750,000 party in Brussels to celebrate Belgium
22 July 2005, BRUSSELS — Mass crowds gathered in Brussels on Thursday as Belgium celebrated Independence Day with church services, a military parade and street parties.
22 July 2005
BRUSSELS — Mass crowds gathered in Brussels on Thursday as Belgium celebrated Independence Day with church services, a military parade and street parties.
Brussels police commissioner Christian de Coninck said about 750,000 people visited Brussels, more than previous years. About 60,000 onlookers gathered at the Kruidtuin (botanic gardens) for the city's fireworks.
This year's national day holiday held extra significance as Belgium celebrated 175 years of independence and 25 years of federalism.
The day passed off largely without incident in the capital, but traffic problems were reported as various streets and city squares were closed off for festivities.
However, the traffic problems were limited because many people opted to take public transport, newspaper 'De Tijd' reported. Others left earlier because of the rain.
The day started with church services in several cities across the nation. In Brussels, King Albert II, Queen Paola and other royals attended the traditional service in the Saint Michael and Saint Goedele Cathedral.
Nato chief Jaap de Hoop Scheffer and European Commission President Jose Manuel Barroso also attended the city's service.
Crown Prince Filip and Princess Matilda attended a church service in Hasselt, but encountered an anti-monarchist protest by a group of young Flemish separatists from the New Flemish Alliance (NV-A) party. Police arrested 15 protestors.
Much of the 21 July activities centered on Brussels, which was teeming with free performances, food stalls, sport demonstrations and a folkloristic parade of large puppets.
About 100,000 people also watched a traditional military march in Brussels at 3pm — the last time that Belgian World War II veterans were to participate.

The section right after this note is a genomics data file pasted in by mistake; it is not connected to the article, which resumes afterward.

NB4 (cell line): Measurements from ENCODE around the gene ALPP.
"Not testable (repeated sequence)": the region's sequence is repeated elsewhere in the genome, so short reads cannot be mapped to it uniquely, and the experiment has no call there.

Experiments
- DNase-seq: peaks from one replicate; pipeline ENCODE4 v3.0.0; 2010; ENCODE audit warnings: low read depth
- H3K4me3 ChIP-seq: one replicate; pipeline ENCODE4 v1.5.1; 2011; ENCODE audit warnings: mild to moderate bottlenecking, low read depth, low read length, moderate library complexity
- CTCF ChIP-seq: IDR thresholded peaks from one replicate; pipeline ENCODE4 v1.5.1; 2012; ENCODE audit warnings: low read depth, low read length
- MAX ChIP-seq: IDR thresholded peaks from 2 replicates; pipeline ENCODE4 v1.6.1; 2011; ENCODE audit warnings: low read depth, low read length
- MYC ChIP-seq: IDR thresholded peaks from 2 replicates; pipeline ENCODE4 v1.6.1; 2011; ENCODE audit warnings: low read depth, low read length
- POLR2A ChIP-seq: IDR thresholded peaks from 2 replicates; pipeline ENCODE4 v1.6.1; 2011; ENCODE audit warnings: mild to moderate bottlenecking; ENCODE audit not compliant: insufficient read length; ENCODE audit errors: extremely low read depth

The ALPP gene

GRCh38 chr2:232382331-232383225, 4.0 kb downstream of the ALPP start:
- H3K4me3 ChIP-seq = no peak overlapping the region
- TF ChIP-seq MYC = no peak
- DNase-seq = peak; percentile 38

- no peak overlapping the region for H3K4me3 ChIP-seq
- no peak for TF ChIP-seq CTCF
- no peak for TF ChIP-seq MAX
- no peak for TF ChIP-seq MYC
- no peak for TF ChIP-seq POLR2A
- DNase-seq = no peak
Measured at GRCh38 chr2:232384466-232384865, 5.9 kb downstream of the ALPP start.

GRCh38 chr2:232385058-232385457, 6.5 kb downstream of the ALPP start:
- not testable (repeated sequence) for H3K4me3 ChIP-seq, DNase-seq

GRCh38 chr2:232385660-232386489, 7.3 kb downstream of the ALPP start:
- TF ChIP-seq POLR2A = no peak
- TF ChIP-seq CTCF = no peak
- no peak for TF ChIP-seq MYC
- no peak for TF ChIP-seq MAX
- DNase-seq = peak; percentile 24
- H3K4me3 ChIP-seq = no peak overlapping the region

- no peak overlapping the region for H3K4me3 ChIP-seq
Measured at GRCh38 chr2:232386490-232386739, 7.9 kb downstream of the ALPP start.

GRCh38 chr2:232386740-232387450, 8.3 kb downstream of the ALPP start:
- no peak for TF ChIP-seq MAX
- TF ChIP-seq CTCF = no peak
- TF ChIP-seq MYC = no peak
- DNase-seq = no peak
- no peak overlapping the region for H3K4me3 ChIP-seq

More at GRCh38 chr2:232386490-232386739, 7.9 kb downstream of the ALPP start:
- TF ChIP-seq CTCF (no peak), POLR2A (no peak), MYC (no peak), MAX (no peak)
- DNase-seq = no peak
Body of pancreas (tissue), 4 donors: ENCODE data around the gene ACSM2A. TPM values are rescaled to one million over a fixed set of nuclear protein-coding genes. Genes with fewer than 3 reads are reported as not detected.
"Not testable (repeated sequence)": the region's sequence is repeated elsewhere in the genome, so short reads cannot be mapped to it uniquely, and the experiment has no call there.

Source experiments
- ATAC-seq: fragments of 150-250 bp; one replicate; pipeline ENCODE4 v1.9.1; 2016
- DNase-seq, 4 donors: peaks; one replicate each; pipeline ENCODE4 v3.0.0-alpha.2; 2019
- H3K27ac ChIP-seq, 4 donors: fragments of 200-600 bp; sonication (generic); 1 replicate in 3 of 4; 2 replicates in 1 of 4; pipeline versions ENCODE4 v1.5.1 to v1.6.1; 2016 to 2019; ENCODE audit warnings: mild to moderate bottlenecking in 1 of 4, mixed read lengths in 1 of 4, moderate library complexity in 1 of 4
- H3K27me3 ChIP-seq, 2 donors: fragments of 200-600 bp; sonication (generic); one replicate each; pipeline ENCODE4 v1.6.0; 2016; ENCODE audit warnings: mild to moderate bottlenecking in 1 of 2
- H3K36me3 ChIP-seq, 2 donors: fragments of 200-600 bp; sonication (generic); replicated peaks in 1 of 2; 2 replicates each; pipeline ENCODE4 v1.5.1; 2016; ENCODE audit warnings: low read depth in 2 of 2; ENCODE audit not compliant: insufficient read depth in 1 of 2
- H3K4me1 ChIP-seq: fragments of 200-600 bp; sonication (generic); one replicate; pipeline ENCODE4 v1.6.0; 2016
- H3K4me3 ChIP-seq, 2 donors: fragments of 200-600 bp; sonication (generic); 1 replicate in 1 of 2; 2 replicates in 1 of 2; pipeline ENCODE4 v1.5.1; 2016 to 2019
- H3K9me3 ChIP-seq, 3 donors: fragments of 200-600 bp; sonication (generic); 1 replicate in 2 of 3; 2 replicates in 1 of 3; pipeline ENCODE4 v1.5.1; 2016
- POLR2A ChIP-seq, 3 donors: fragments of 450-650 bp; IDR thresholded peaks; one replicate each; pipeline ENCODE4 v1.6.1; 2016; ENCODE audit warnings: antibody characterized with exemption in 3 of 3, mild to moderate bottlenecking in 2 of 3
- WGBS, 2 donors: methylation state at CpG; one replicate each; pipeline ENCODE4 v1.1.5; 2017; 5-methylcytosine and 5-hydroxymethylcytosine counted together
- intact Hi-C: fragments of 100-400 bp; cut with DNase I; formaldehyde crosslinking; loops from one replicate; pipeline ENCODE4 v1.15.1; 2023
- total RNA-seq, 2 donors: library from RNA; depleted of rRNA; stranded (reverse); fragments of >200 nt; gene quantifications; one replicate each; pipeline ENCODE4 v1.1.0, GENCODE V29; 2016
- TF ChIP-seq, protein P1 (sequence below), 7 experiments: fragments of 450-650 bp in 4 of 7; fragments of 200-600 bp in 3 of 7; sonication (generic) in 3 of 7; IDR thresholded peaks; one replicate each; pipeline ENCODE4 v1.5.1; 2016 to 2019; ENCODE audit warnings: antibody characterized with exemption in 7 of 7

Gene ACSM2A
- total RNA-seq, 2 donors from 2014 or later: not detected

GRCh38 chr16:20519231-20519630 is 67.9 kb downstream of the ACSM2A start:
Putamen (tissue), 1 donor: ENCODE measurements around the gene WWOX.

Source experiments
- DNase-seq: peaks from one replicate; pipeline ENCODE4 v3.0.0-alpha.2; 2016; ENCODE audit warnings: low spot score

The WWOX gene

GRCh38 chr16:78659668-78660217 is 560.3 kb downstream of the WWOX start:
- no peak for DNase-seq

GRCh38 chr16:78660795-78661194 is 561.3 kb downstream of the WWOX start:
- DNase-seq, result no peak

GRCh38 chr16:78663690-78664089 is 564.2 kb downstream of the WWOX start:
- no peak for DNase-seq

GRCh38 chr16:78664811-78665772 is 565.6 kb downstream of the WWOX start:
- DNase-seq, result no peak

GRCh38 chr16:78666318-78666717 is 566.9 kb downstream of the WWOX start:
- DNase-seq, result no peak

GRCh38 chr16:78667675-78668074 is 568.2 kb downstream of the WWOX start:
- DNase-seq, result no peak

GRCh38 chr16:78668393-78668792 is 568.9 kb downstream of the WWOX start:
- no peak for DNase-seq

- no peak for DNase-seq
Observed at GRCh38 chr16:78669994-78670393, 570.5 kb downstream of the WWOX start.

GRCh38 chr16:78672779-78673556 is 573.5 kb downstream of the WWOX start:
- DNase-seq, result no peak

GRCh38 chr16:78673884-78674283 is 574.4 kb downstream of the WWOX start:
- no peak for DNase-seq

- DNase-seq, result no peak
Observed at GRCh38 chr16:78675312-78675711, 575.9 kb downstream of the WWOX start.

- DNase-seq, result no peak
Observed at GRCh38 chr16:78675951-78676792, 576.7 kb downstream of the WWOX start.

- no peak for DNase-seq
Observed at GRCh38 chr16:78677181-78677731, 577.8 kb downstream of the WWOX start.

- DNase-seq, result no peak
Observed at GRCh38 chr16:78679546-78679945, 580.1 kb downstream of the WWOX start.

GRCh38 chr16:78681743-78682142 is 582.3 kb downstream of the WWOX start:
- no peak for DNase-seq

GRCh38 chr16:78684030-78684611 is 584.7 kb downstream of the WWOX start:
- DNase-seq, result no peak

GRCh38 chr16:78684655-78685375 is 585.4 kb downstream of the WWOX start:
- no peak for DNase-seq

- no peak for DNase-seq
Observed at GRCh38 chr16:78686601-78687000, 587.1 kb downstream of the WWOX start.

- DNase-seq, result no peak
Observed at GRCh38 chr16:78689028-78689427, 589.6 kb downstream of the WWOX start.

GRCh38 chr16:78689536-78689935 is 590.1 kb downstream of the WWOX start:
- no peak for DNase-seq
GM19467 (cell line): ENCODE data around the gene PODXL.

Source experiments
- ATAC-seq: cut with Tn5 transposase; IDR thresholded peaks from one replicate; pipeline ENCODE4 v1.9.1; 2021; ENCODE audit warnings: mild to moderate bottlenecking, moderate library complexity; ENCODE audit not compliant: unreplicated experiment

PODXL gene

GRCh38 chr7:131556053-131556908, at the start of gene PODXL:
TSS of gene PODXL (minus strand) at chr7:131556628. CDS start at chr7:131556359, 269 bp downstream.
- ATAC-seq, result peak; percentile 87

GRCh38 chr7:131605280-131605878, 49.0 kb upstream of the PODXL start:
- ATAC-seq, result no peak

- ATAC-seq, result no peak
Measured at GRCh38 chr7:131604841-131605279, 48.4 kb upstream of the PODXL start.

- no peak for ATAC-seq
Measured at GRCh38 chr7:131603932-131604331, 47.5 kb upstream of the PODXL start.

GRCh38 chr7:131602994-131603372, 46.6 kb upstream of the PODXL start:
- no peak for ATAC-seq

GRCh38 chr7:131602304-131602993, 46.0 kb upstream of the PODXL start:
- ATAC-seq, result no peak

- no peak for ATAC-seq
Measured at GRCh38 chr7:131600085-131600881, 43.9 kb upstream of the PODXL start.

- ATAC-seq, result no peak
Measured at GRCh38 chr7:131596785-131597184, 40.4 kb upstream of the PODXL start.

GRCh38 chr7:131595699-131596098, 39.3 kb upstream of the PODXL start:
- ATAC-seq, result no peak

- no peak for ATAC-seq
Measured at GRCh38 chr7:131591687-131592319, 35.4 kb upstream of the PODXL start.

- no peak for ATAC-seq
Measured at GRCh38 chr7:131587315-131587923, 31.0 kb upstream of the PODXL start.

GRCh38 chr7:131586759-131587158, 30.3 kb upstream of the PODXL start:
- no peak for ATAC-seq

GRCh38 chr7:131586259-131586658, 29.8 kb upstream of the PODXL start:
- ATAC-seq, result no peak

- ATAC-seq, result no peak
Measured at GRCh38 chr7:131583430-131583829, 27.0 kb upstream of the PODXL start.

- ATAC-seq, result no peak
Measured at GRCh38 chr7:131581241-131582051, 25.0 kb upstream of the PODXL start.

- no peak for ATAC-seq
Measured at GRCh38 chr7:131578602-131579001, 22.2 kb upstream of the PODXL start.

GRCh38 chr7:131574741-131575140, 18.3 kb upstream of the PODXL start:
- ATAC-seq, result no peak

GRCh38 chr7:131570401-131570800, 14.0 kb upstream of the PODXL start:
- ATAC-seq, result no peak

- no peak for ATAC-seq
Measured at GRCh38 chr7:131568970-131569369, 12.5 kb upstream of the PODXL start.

Some 1,600 military personnel, including Dutch and French troops, were involved in the march and the event coincided with a flyover of 15 helicopters and 43 planes. Six jets coloured the sky black, yellow and red — the Belgian national colours.
The Belgian Parliament opened its doors to the public in Brussels, while folk music was on offer at Warande Park and Koningstraat. The park also played host to an Olympicnic, a multi-sport event for youth.
On the city's Congresplein, several thousand people tasted the cooking of master chefs, while a soap box race was held in front of the Court House. Young musicians performed on the Vossenplein.
Much was made of the fact an attempt to break the world record for the biggest marching band failed on Wednesday night. Exactly 11,158 players were required to beat the Japanese claim, but the Belgian attempt fell sort of the mark.
The City of Brussels and The Hergé Foundation joined forces to organise a four-day festival dedicated to one of Belgium's most famous sons, the cartoon character Tintin.
The festival started in Brussels on Wednesday night with the unveiling of a mural on Stoofstraat, close to Grand Place.
But for newspaper 'De Standaard', there was very little on offer during Thursday's celebrations in Brussels as it complained there was little street ambiance.
But not so for Flemish public broadcaster VRT, which lauded the colourful event to celebrate 175 years of independence.
[Copyright Expatica News 2005]
Subject: Belgian news